contributor.author: Barbara Bowen

title.none: Rousse, La scene et les treteaux (Barbara Bowen)

identifier.other: baj9928.0508.029 05.08.29

identifier.issn: 1096-746X

description.statementofresponsibility: Barbara Bowen, Vanderbilt University, barbara.c.bowen@vanderbilt.edu

publisher.none: .

date.issued: 2005

identifier.citation: Rousse, Michel. La scene et les treteaux: Le theatre de la farce au Moyen Age. Series: Medievalia, vol. 50. Orleans: Paradigme, 2004. Pp. 338. 36 EUR (pb). ISBN: 2-86878-244-2.

type.none: Review

relation.ispartof: The Medieval Review

The Medieval Review 05.08.29

Rousse, Michel. La scene et les treteaux: Le theatre de la farce au Moyen Age. Series: Medievalia, vol. 50. Orleans: Paradigme, 2004. Pp. 338. 36 EUR (pb). ISBN: 2-86878-244-2.

Reviewed by:

Barbara Bowen
Vanderbilt University
barbara.c.bowen@vanderbilt.edu

French farce of the late Middle Ages and early Renaissance has always been one of literature's poor relations. Apart from Maître Pierre Pathelin (which Rousse, in an article not reproduced here, has claimed is France's first Renaissance comedy and not a farce), few of these short comic plays with mainly domestic subjects are ever read or analyzed. So this volume, compiled by the team of medieval specialists at the University of Rennes, is doubly welcome. Firstly because Michel Rousse has not heretofore received due credit for his work as the doyen of the genre, and secondly because little research seems currently to be in progress on this inexhaustibly rich field.

The volume is prefaced by Jean Dufournet, who pays tribute to Rousse's erudition, meticulous research, intellectual and artistic curiosity, and also to his "délicatesse de coeur" (8); by a photograph (a poor one, unfortunately) on p. 18; and by a bibliography which includes the information that Rousse's Doctorat d'État dissertation runs to five volumes (!). Then follow 16 articles, reprinted from journals and homage volumes ranging in date from 1978 to 1997; the editors probably chose them partly because the original publication is no longer easily accessible. They are not in chronological order, but divided into four sections, although some overlap in subject matter is necessarily involved. The first section, on theatrical space ("L'espace du jeu"), includes four articles and three illustrations of theatrical performances, all familiar to theater specialists. The articles deal mainly with two of Rousse's recurring preoccupations: what did the farce stage actually look like? (probably a raised scaffolding with a curtain at the back for entrances and exits), and when should we date the beginning of farce as a theatrical genre? (he makes a good case for the fabliau called the Dit de dame Jouenne and for the narrative Courtois d'Arras as adaptations of earlier plays). There may even, by the fifteenth century, have been acting companies, especially in Arras where a number of relevant texts originated.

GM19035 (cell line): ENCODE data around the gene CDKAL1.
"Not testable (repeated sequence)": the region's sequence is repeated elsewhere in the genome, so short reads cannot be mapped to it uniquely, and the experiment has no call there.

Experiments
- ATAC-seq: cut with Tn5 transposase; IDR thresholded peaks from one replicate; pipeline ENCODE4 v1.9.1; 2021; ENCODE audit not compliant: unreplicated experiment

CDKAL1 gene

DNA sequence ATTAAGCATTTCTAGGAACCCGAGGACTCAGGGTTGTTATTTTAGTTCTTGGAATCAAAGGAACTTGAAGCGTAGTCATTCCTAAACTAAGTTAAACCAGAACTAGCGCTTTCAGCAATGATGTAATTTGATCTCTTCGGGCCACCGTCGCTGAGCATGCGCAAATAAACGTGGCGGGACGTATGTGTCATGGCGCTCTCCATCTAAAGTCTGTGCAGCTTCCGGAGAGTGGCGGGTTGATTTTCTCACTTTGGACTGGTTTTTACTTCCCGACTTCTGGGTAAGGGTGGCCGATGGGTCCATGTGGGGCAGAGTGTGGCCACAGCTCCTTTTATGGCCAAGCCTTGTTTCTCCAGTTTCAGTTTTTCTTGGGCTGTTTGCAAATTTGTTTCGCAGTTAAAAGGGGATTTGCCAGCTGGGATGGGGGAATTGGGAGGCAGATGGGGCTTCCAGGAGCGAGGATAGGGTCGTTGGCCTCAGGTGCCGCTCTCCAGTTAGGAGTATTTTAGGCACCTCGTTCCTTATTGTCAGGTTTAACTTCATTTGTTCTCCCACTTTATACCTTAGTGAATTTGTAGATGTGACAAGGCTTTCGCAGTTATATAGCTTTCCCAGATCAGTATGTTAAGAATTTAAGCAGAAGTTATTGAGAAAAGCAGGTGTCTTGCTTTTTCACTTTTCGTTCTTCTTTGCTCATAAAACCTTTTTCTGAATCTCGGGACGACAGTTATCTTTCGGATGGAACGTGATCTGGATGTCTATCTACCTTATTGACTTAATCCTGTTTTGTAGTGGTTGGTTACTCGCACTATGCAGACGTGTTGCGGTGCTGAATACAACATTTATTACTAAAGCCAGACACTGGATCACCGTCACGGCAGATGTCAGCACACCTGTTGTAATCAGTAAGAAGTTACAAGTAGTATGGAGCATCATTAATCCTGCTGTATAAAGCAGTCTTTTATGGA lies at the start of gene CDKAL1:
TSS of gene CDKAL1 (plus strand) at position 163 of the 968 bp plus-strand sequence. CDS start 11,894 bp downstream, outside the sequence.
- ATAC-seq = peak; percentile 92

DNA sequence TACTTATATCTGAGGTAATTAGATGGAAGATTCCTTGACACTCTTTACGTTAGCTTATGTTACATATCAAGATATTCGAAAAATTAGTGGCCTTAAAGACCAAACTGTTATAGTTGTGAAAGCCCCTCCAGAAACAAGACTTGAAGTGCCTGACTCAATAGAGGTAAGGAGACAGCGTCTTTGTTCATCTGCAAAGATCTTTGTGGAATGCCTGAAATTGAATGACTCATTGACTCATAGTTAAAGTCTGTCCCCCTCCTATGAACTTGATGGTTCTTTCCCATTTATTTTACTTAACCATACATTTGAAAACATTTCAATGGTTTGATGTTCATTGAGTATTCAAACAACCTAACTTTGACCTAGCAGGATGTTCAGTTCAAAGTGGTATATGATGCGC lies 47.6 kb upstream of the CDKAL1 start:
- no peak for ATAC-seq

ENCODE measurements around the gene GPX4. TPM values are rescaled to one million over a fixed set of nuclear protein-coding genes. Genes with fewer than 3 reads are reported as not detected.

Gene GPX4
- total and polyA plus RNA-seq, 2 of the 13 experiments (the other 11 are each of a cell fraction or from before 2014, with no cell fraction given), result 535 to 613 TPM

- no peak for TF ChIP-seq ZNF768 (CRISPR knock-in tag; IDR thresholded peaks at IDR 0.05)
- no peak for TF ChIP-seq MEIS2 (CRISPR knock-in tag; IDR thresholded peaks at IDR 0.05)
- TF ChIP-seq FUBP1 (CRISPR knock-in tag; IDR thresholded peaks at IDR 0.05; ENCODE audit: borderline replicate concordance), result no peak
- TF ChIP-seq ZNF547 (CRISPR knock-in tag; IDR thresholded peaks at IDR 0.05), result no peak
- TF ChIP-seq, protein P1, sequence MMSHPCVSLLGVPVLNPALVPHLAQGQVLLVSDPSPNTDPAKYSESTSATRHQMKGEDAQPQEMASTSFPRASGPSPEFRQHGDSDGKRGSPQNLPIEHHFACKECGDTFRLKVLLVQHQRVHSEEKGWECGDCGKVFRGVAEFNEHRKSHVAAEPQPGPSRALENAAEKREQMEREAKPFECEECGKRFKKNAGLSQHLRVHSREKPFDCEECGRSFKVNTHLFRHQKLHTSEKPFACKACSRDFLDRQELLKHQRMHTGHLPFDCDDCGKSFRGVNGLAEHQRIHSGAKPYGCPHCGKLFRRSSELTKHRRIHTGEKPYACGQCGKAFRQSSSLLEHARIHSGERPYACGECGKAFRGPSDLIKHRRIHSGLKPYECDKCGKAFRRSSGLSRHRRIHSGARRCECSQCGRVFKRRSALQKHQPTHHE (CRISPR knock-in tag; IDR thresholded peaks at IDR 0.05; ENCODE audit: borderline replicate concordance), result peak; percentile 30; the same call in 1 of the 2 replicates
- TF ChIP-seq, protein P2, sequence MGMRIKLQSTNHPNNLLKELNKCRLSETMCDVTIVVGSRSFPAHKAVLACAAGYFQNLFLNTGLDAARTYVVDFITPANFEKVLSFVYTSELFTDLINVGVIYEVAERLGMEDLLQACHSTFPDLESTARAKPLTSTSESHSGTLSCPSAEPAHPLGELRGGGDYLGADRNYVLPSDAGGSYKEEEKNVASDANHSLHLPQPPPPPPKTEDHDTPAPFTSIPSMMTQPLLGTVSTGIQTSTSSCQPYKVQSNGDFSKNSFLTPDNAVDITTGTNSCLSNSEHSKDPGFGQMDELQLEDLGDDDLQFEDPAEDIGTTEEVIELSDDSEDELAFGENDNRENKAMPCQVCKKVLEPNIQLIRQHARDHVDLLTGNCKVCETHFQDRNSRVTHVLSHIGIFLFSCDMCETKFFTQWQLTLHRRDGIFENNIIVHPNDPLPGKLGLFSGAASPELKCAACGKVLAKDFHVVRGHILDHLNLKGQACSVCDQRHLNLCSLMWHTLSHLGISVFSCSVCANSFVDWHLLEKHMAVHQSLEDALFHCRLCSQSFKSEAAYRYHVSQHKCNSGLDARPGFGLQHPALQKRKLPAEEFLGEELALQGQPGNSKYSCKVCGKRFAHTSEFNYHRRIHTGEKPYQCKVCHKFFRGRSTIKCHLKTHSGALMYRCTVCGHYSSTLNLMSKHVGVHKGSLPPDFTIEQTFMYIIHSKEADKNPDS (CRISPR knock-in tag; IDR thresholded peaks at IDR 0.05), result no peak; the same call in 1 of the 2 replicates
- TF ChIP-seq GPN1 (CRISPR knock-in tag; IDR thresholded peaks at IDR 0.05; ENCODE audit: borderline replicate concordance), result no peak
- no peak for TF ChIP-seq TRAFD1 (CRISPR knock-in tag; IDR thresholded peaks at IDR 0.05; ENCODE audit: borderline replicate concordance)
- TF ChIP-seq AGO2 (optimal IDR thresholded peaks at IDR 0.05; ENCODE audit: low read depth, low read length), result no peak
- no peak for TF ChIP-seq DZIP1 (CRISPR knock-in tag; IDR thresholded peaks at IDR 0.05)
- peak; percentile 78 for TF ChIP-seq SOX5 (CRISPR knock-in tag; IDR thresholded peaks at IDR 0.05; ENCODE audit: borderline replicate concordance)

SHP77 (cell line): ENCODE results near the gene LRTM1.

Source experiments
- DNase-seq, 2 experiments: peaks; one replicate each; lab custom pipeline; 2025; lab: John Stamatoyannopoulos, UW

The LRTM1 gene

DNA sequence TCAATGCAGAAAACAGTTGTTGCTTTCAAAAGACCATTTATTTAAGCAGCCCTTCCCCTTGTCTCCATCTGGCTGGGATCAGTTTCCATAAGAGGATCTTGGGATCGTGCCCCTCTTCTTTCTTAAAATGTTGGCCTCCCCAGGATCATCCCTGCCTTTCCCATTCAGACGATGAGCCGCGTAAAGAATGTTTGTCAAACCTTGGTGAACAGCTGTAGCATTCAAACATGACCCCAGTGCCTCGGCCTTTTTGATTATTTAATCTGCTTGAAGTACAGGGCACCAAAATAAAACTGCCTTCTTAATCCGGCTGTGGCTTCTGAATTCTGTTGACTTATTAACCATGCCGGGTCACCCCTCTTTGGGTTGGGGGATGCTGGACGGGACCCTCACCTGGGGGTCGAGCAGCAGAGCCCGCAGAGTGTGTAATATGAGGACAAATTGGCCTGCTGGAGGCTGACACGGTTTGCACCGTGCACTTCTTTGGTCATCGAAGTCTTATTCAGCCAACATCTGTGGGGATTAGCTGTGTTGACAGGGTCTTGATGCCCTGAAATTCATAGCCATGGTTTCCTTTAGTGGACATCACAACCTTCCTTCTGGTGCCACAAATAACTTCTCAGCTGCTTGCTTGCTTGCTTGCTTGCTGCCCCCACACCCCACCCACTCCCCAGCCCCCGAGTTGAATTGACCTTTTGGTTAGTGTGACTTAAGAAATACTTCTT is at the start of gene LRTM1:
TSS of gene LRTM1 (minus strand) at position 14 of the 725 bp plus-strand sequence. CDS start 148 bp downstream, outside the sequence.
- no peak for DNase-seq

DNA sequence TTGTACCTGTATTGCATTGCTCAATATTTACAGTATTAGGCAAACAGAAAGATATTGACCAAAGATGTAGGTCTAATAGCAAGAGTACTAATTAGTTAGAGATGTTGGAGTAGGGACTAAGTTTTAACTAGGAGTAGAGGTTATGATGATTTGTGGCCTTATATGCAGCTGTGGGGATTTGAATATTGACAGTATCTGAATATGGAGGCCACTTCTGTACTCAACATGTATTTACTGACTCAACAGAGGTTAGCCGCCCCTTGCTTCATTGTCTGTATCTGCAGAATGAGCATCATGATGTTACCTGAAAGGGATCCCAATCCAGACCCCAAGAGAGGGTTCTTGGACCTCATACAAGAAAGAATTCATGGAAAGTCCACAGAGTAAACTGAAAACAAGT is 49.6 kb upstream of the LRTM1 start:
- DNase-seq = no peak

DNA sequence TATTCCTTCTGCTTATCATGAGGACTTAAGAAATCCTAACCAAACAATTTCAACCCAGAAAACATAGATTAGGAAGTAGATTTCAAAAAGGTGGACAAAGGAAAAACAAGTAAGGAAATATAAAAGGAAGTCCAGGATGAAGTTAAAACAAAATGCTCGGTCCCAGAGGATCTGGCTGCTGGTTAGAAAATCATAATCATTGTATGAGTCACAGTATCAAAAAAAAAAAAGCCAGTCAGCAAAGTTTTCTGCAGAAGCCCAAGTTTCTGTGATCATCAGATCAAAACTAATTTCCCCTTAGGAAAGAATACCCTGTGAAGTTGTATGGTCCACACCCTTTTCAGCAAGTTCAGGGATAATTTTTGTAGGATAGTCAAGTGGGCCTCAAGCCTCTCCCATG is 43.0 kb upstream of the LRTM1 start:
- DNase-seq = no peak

The second section, "Théàtre de clercs, théàtre de jongleurs," broadens our perspective by discussing the twelfth-century comic Latin poem Babio, which could well be a play; stage props and techniques in the well-known Jeu de saint Nicolas; and the rôle of the actor in a number of texts datable between the tenth and thirteenth centuries. In section three the focus is on the place of farce in the social life of its time: Adam de La Halle's Jeu de la feuillée and May celebrations, official documents from the "fief de la jonglerie" in Beauvais (which contain, among much interesting material, the first known use of the word "farsses" in 1389), two monologues from Angers, the well-known Franc Archer de Cherré and very little known Pionnier de Seurdre, and the relationship between farces and the mystery plays in which they sometimes functioned as interludes.

The final section includes a celebrated 1978 article on comic objects in farces (urine flask, washtub, crossbow, dirty clothes), more information on the farce/mystery play connection, two articles on the place of songs in farces, and the striking suggestion that the fabliau Estormi may be the oldest French puppet play.

So this book covers a good deal more material than the title suggests. Rousse can provide a lively close reading of an individual play (Le Gentilhomme et Naudet, 71-91), or discuss farce in general in relation to religious theater, narrative literature, or communal events and ceremonies. His detailed research on the elusive semi-professional entertainers called jongleurs has illuminated their contribution to the theatrical life of the late Middle Ages, and this book should interest not only literary specialists but social and music historians. To theater enthusiasts Rousse's most important contribution will probably remain his 1978 assertion (229-260) that French theater of this period is not, as it is too often called even now, 'popular theater.' Farce authors were demonstrably educated men (257-8), and mystery plays can be considered as social ceremonies glorifying the established order (239).

I hope that these collected articles, as well as providing specialists with a useful compendium of authoritative work, will encourage a renewal of interest in one of France's least-studied literary genres.